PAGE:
S04 E05

Bringing Rare Disease Therapies into Canada

Bob McLay
Vice President & General Manager
Sobi Canada

In the fifth episode of our fourth season, our host Peter Brenders talks with Bob McLay, Vice President and GM of Sobi Canada, about developing and manufacturing innovative therapies for rare disease, Canadian rare disease policy and Canada's funding model for precision medicine.

LIONA BOBBITT (LB):

 

From the National Pharmaceutical Congress, this is the NPC Podcast for May 26, 2021. The NPC Podcast was created to discuss and consider the purpose, process, and people of the pharma industry during the year of Covid. And today, we're continuing the health care conversation by answering questions from listeners, just like you.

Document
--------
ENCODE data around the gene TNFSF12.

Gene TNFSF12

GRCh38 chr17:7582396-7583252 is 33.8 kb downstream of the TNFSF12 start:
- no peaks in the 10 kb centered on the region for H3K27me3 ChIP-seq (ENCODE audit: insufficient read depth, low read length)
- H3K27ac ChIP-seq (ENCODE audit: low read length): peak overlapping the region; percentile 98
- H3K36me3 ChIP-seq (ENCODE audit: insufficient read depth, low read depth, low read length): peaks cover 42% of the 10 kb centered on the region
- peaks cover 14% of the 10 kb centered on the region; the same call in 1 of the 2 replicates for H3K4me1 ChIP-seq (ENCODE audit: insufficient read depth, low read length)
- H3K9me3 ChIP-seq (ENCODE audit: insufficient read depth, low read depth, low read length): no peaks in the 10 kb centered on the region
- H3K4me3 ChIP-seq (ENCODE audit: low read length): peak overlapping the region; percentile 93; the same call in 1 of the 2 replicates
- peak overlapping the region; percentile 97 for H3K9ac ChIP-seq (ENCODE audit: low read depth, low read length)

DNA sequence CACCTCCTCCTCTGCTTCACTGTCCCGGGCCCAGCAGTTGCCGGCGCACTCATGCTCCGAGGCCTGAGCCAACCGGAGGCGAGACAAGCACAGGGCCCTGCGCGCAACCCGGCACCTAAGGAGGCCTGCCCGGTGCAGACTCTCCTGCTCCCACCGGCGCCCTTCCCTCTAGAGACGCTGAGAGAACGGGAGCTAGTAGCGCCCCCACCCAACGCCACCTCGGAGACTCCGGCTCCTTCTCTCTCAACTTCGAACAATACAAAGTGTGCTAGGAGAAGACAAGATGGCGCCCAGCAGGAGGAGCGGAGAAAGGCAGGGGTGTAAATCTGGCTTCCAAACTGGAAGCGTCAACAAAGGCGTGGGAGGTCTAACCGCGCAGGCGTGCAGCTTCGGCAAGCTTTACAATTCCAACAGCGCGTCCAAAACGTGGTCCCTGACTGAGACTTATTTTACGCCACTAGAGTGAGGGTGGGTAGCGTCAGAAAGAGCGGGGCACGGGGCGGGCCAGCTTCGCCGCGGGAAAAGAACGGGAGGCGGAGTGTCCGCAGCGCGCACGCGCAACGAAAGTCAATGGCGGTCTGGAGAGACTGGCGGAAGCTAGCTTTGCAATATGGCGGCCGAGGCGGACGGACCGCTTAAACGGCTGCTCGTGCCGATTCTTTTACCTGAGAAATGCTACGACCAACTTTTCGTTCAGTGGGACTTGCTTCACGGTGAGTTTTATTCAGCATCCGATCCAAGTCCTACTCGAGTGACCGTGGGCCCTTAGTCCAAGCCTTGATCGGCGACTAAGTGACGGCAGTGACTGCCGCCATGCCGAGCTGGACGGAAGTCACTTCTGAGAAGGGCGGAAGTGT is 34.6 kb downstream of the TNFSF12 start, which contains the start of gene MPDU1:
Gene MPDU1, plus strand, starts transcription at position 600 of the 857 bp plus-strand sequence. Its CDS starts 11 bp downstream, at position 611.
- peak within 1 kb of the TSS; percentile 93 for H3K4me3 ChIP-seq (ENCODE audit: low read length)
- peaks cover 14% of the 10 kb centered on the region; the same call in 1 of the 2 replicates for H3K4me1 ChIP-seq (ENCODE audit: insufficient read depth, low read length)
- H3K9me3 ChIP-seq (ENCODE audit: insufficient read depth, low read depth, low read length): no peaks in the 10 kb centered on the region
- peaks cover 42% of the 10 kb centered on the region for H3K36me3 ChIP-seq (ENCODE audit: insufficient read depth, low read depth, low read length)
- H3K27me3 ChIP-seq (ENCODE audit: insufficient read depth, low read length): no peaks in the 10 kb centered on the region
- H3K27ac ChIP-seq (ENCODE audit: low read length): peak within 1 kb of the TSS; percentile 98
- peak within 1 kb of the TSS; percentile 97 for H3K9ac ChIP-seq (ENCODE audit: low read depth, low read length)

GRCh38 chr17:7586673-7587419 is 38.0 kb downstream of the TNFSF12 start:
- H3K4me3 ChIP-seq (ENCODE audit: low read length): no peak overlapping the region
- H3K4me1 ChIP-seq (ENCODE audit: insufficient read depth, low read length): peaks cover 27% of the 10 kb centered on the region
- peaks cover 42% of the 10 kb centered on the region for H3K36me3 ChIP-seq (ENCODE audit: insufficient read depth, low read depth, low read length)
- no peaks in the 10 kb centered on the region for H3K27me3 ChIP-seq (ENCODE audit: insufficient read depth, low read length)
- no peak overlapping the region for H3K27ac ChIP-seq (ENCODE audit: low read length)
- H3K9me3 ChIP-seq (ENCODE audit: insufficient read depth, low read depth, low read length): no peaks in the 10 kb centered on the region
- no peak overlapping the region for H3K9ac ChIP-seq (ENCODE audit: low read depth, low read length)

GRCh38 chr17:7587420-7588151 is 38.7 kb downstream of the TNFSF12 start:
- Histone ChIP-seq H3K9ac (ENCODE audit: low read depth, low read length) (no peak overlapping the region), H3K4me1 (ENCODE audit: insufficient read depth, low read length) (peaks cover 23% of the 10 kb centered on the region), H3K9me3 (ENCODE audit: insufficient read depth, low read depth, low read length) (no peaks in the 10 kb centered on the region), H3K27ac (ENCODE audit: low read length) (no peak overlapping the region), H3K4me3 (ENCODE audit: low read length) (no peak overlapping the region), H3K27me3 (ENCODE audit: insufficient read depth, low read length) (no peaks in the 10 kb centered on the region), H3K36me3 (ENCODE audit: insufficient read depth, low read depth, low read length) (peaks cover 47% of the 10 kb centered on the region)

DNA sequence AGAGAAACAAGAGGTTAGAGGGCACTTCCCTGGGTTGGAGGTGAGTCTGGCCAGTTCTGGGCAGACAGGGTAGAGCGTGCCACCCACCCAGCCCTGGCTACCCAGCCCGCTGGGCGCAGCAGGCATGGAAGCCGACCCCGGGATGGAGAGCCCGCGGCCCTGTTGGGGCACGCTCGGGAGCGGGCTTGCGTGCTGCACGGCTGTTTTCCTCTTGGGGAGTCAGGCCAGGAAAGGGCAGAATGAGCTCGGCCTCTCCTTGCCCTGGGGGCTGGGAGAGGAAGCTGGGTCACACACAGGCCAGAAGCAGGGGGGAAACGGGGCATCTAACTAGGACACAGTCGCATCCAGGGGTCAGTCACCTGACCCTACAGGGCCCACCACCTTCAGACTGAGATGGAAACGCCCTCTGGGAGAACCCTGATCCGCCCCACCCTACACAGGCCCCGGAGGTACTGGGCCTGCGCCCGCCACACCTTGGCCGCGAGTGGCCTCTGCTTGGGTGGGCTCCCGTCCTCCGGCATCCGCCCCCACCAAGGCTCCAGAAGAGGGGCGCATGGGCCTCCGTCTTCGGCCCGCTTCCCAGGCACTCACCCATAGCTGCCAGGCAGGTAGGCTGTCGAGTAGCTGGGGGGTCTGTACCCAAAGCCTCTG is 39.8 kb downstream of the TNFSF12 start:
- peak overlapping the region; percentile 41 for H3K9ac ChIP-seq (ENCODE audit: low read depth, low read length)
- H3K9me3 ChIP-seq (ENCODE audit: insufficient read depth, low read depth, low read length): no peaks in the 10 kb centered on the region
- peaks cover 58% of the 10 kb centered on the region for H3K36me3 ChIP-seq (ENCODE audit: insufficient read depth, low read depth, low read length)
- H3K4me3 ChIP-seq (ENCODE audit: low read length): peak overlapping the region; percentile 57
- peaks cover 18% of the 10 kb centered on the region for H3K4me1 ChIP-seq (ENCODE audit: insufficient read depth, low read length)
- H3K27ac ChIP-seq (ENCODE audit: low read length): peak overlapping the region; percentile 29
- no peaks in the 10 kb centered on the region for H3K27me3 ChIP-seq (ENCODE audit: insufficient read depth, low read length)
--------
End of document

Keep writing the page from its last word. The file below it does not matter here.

This program is presented in cooperation with Impres, Canada's next generation commercial partner. The industry is rapidly evolving, and Impres is designed to help you evolve with it. Learn more about Impres, tailored best in class solutions at www.impres.com.

 

On today's podcast, our guest is Bob McLay. Bob is the Vice President and General Manager of Swedish Orphan Biovitrum better known as Sobi Canada in Oakville, Ontario. He'll be speaking with our host Peter Brenders, but first to spin the platters and make the chatter is Mitch Shannon, CEO of Chronicle Companies. Mitch, will you play something Bob for us?

 

MITCH SHANNON (MS):

 

Liona, I'd be pleased to. Let's get right to our musical introduction of today's guest.